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The credits left me spinning wildly down a rabbithole I feared I would never find my way back from. In Brian Klein, Pussy in Boots shares a director with half the stocking-filler comedy in of the last 20 years, from the live DVDs of Jimmy Carr, Joe Lycett, Micky Flanagan, Jack Whitehall, Frankie Boyle, and Sarah Millican, to series like Top Gear and A League Of Their Own. Klein co-devised Pussy with football journalist Norman Giller, a man who, along with writing Reid’s panto, boasts history’s most unbelievable body of work. Klein and Giller are responsible for over fifty of those comedy Own Goals and Gaffes sports DVDs where a dog runs on the pitch or whatever, while Giller’s solo bibliography contains the sentences “books in collaboration with Ricky Tomlinson” (all following the Noun/My Arse titling format) and “books in collaboration with Jimmy Greaves” (of which there are twenty). Sit down for this last one, where he’s credited with novelisations of some of the Carry On films. What the hell are they like?!

“…as he assured her that, no, it wouldn’t bother him to be naked all the time.

“It would if your ice lolly fell in your lap,” huffed Joan.

Sid looked down at his crotch, and then back up, and then quickly at his crotch again, wearing an expression on his grizzled face which said “Cor blimey, she’s right!”

Incredibly, there’s a suggestion on Twitter these are sequels to the respective films. The sinking feeling I got when I knew I’d have to track these down for longform dissection cannot be described. I honestly hope someone fucks my head with a hammer on the way home from the shops. Also in the credits is a pretty ungenerous one of ‘additional material’ for Mike Reid, whose ancient stand-up comprised two thirds of the fucking running time. My rule to always Google names lead from the credit of ‘special consultant: Tony Lewis’ to a first result of the 2002 headline “Police probe Mike Reid over ‘anti-Muslim’ gags,” as Lewis turned out to be his agent.

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Pussy in Boots is perhaps the thinnest script I’ve witnessed yet, with about ten minutes of Panto existing as a breather for Reid between gags he’s told thousands of times. In terms of offence, it’s got all the stuff you’d expect from a 1970’s comic, with Irish jokes, Chinese accents, jokes about Julian Clary being gay and Madonna being a slag, with its worst moment a lengthy routine about a “beautiful Indian girl” who gets the red dot scratched off her head after sex, by a geezer who finds out he’s won a car. But even all this, compared to Jim’s aggressively hateful propaganda, almost feels twee, like being made to drink a shot-glass of wee rather than a whole bucket of cold diarrhea. And at least it isn’t just propaganda for Reid’s opinions. Among fans of the genre, Pussy in Boots seems better remembered and regarded than the Jim Davidson panto universe, and thankfully for me, there were no sequels, as Mike Reid just did the one; in and out, no messin’ — WALLOP!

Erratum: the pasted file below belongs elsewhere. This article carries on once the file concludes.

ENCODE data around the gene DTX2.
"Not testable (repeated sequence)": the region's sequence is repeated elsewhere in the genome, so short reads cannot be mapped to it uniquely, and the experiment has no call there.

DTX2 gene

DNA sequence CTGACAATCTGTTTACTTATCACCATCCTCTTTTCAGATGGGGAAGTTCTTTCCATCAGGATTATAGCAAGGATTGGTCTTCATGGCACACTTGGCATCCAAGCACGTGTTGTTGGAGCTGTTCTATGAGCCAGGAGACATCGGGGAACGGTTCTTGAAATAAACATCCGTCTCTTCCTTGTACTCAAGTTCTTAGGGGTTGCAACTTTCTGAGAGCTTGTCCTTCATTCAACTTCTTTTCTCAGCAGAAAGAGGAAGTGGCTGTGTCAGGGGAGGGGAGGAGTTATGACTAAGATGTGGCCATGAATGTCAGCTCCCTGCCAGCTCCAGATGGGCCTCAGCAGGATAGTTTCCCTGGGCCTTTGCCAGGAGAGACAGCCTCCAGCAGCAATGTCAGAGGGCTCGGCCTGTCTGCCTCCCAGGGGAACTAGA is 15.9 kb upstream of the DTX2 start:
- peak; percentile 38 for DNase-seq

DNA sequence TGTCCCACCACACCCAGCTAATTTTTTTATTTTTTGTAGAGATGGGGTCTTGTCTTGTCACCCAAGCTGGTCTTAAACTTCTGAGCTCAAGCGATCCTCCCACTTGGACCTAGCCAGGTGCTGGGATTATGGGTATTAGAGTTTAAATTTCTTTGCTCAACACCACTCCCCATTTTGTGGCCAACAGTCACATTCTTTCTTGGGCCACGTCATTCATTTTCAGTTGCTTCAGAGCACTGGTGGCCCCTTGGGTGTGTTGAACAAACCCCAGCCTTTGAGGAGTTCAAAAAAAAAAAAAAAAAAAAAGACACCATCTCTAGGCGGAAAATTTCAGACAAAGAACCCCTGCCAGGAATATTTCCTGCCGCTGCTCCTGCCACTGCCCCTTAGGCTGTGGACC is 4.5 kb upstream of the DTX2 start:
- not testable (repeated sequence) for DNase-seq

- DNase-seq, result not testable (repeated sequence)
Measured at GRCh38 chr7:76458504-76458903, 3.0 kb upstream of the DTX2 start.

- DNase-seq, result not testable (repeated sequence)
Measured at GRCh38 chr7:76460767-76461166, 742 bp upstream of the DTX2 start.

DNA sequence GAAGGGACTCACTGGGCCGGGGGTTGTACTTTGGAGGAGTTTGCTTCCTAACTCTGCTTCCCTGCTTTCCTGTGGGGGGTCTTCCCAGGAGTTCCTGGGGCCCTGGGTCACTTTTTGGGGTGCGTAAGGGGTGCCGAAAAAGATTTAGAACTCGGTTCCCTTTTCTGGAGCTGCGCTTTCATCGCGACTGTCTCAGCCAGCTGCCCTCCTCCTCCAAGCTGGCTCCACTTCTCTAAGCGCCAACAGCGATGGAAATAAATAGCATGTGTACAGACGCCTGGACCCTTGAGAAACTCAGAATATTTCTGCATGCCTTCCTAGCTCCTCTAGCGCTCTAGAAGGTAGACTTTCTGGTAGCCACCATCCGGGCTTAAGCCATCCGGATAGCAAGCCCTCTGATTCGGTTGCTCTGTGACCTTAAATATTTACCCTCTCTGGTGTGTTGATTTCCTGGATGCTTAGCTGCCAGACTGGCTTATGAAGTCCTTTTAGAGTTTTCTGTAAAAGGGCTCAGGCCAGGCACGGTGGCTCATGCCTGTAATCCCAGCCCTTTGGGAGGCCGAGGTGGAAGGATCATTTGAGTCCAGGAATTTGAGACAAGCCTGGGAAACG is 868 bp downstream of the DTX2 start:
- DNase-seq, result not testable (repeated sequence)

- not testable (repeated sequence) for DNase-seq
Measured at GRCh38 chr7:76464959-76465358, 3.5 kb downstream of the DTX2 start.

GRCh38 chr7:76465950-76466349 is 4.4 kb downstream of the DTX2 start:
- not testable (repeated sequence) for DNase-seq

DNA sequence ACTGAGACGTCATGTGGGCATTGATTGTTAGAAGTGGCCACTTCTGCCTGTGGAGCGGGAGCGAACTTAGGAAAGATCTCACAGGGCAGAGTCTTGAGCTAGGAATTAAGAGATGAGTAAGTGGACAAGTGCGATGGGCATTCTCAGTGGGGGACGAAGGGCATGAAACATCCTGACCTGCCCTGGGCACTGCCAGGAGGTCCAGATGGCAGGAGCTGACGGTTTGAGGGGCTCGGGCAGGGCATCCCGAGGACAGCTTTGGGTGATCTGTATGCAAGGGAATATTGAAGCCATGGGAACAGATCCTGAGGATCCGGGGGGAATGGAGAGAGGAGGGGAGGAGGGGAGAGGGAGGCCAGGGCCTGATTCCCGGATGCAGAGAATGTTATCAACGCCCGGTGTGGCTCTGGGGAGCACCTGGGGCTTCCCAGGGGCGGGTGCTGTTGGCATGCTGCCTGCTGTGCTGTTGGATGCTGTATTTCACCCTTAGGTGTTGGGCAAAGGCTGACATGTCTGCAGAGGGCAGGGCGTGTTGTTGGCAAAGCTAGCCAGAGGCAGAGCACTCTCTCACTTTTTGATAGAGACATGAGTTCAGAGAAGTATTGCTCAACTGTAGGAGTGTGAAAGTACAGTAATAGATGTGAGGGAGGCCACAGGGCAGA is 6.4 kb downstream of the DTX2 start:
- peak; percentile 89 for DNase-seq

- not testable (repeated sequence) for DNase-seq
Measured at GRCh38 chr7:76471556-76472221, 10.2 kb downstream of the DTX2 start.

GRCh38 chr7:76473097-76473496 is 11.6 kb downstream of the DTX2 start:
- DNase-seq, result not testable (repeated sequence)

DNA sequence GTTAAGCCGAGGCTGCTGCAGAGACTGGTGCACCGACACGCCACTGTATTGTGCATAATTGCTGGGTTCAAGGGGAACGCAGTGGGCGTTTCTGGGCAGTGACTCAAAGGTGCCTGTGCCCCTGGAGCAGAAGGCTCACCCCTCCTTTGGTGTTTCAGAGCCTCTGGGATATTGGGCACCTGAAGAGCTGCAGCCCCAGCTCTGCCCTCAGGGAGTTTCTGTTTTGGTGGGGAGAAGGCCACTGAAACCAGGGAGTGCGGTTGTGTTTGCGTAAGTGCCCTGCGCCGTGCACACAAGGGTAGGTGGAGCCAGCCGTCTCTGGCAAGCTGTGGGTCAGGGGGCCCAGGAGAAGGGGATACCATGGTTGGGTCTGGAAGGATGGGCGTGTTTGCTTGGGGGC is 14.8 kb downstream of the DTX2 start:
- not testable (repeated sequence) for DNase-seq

This piece first appeared on my Patreon, where subscribers could read it a month before it landed here. If you’d like to support me for as little as £1 a month, then click here to help provide the world with regular deep dives about weird-bad pop culture, early access to my videos, my podcast, and all kinds of other stuff.

There’s a ton of content, including exclusives that’ll never appear here on the free blog, such as 1970’s British variety-set horror novella, Jangle, and my latest novel, Men of the Loch. Please give my existing books a look too, or if you’re so inclined, sling me a Ko-fi or some PayPal cash.

Millard’s Christmas Selection Box

•December 23, 2021 • Leave a Comment

This video first appeared on my Patreon, where subscribers could watch it a month before it landed here. If you’d like to support me for as little as £1 a month, then click here to help provide the world with regular deep dives about weird-bad pop culture, early access to my podcast, and all kinds of other stuff.